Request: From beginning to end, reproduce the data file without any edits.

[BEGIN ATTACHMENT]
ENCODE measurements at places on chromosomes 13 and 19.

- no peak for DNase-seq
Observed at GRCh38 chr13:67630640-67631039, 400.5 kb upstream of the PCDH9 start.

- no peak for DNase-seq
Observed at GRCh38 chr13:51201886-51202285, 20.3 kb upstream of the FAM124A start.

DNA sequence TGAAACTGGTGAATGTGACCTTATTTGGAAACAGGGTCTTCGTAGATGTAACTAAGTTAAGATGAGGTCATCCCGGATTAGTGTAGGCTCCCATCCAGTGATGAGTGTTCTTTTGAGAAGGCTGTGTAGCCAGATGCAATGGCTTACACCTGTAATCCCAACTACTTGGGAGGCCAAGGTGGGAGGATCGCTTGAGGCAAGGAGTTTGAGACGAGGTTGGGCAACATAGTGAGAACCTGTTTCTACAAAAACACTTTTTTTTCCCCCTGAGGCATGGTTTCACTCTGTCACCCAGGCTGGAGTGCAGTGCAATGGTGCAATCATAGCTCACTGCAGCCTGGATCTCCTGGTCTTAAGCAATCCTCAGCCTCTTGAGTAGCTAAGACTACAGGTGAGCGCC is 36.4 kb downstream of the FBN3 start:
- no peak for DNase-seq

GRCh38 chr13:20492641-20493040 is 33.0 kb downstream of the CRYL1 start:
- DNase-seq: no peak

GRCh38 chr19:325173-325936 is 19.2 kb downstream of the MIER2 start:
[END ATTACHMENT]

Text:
ENCODE measurements at places on chromosomes 13 and 19.

- no peak for DNase-seq
Observed at GRCh38 chr13:67630640-67631039, 400.5 kb upstream of the PCDH9 start.

- no peak for DNase-seq
Observed at GRCh38 chr13:51201886-51202285, 20.3 kb upstream of the FAM124A start.

DNA sequence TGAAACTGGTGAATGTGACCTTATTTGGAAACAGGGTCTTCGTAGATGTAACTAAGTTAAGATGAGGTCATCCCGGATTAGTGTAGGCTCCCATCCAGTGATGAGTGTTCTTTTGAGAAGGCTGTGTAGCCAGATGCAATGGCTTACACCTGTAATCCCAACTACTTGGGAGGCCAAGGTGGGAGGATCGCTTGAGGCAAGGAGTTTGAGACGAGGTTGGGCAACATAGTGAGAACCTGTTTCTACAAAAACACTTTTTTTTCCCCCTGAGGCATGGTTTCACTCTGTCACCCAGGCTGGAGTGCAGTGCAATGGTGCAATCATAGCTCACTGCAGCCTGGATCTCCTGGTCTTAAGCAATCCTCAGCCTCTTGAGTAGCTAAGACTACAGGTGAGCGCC is 36.4 kb downstream of the FBN3 start:
- no peak for DNase-seq

GRCh38 chr13:20492641-20493040 is 33.0 kb downstream of the CRYL1 start:
- DNase-seq: no peak

GRCh38 chr19:325173-325936 is 19.2 kb downstream of the MIER2 start: